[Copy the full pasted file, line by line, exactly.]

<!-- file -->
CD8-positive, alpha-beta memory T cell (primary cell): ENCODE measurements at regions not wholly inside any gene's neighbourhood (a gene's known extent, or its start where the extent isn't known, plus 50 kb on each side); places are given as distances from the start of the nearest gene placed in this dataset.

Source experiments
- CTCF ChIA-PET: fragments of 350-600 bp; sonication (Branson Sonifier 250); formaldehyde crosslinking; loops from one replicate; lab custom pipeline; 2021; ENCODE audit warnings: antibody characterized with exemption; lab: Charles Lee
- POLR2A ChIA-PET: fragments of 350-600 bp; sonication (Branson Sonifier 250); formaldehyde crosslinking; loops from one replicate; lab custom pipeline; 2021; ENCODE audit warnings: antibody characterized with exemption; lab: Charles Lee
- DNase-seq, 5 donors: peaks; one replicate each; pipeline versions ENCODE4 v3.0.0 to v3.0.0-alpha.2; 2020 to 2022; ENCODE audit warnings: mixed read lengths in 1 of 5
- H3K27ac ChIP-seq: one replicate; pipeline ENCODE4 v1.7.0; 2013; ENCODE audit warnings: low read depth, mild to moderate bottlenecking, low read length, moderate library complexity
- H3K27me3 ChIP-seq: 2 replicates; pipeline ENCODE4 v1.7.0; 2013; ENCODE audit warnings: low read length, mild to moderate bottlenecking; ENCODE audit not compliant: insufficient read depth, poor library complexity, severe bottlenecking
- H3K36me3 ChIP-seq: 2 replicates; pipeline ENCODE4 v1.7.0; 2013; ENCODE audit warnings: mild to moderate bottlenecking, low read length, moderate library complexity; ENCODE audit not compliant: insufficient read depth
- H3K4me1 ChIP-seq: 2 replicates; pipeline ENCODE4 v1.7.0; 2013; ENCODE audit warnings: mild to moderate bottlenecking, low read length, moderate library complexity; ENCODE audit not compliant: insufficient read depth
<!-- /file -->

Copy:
CD8-positive, alpha-beta memory T cell (primary cell): ENCODE measurements at regions not wholly inside any gene's neighbourhood (a gene's known extent, or its start where the extent isn't known, plus 50 kb on each side); places are given as distances from the start of the nearest gene placed in this dataset.

Source experiments
- CTCF ChIA-PET: fragments of 350-600 bp; sonication (Branson Sonifier 250); formaldehyde crosslinking; loops from one replicate; lab custom pipeline; 2021; ENCODE audit warnings: antibody characterized with exemption; lab: Charles Lee
- POLR2A ChIA-PET: fragments of 350-600 bp; sonication (Branson Sonifier 250); formaldehyde crosslinking; loops from one replicate; lab custom pipeline; 2021; ENCODE audit warnings: antibody characterized with exemption; lab: Charles Lee
- DNase-seq, 5 donors: peaks; one replicate each; pipeline versions ENCODE4 v3.0.0 to v3.0.0-alpha.2; 2020 to 2022; ENCODE audit warnings: mixed read lengths in 1 of 5
- H3K27ac ChIP-seq: one replicate; pipeline ENCODE4 v1.7.0; 2013; ENCODE audit warnings: low read depth, mild to moderate bottlenecking, low read length, moderate library complexity
- H3K27me3 ChIP-seq: 2 replicates; pipeline ENCODE4 v1.7.0; 2013; ENCODE audit warnings: low read length, mild to moderate bottlenecking; ENCODE audit not compliant: insufficient read depth, poor library complexity, severe bottlenecking
- H3K36me3 ChIP-seq: 2 replicates; pipeline ENCODE4 v1.7.0; 2013; ENCODE audit warnings: mild to moderate bottlenecking, low read length, moderate library complexity; ENCODE audit not compliant: insufficient read depth
- H3K4me1 ChIP-seq: 2 replicates; pipeline ENCODE4 v1.7.0; 2013; ENCODE audit warnings: mild to moderate bottlenecking, low read length, moderate library complexity; ENCODE audit not compliant: insufficient read depth